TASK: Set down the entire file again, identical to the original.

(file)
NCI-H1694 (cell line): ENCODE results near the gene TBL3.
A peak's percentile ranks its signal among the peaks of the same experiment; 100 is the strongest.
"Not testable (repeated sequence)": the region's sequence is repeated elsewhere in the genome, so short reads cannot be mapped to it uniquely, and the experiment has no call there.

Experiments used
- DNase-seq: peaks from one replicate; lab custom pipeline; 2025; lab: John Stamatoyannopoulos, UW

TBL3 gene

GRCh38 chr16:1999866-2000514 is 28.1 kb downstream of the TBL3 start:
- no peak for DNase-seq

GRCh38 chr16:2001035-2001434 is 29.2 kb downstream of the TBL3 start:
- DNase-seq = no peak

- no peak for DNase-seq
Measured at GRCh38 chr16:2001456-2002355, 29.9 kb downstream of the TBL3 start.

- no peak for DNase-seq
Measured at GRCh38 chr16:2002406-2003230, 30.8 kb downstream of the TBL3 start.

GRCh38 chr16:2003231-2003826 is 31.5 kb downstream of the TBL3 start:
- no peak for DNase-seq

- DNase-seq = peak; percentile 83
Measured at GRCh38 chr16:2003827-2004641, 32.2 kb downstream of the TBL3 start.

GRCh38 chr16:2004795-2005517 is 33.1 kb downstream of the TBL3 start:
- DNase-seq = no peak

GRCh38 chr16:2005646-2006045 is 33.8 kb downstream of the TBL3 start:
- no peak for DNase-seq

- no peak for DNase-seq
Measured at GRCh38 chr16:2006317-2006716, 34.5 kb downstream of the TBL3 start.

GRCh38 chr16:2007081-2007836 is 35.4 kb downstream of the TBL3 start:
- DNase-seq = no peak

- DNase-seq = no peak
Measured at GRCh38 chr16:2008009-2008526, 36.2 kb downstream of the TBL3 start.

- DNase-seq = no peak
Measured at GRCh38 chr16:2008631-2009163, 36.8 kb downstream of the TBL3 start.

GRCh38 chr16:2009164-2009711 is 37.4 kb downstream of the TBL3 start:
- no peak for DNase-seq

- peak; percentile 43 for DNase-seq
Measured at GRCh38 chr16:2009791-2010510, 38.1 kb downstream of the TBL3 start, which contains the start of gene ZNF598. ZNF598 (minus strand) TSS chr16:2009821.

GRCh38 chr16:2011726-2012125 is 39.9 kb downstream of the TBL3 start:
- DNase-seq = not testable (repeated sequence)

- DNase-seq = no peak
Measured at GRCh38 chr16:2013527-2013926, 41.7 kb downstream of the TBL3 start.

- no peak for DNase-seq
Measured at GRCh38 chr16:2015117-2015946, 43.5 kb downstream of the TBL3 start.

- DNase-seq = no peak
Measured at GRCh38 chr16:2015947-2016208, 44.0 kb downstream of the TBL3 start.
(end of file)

NCI-H1694 (cell line): ENCODE results near the gene TBL3.
A peak's percentile ranks its signal among the peaks of the same experiment; 100 is the strongest.
"Not testable (repeated sequence)": the region's sequence is repeated elsewhere in the genome, so short reads cannot be mapped to it uniquely, and the experiment has no call there.

Experiments used
- DNase-seq: peaks from one replicate; lab custom pipeline; 2025; lab: John Stamatoyannopoulos, UW

TBL3 gene

GRCh38 chr16:1999866-2000514 is 28.1 kb downstream of the TBL3 start:
- no peak for DNase-seq

GRCh38 chr16:2001035-2001434 is 29.2 kb downstream of the TBL3 start:
- DNase-seq = no peak

- no peak for DNase-seq
Measured at GRCh38 chr16:2001456-2002355, 29.9 kb downstream of the TBL3 start.

- no peak for DNase-seq
Measured at GRCh38 chr16:2002406-2003230, 30.8 kb downstream of the TBL3 start.

GRCh38 chr16:2003231-2003826 is 31.5 kb downstream of the TBL3 start:
- no peak for DNase-seq

- DNase-seq = peak; percentile 83
Measured at GRCh38 chr16:2003827-2004641, 32.2 kb downstream of the TBL3 start.

GRCh38 chr16:2004795-2005517 is 33.1 kb downstream of the TBL3 start:
- DNase-seq = no peak

GRCh38 chr16:2005646-2006045 is 33.8 kb downstream of the TBL3 start:
- no peak for DNase-seq

- no peak for DNase-seq
Measured at GRCh38 chr16:2006317-2006716, 34.5 kb downstream of the TBL3 start.

GRCh38 chr16:2007081-2007836 is 35.4 kb downstream of the TBL3 start:
- DNase-seq = no peak

- DNase-seq = no peak
Measured at GRCh38 chr16:2008009-2008526, 36.2 kb downstream of the TBL3 start.

- DNase-seq = no peak
Measured at GRCh38 chr16:2008631-2009163, 36.8 kb downstream of the TBL3 start.

GRCh38 chr16:2009164-2009711 is 37.4 kb downstream of the TBL3 start:
- no peak for DNase-seq

- peak; percentile 43 for DNase-seq
Measured at GRCh38 chr16:2009791-2010510, 38.1 kb downstream of the TBL3 start, which contains the start of gene ZNF598. ZNF598 (minus strand) TSS chr16:2009821.

GRCh38 chr16:2011726-2012125 is 39.9 kb downstream of the TBL3 start:
- DNase-seq = not testable (repeated sequence)

- DNase-seq = no peak
Measured at GRCh38 chr16:2013527-2013926, 41.7 kb downstream of the TBL3 start.

- no peak for DNase-seq
Measured at GRCh38 chr16:2015117-2015946, 43.5 kb downstream of the TBL3 start.

- DNase-seq = no peak
Measured at GRCh38 chr16:2015947-2016208, 44.0 kb downstream of the TBL3 start.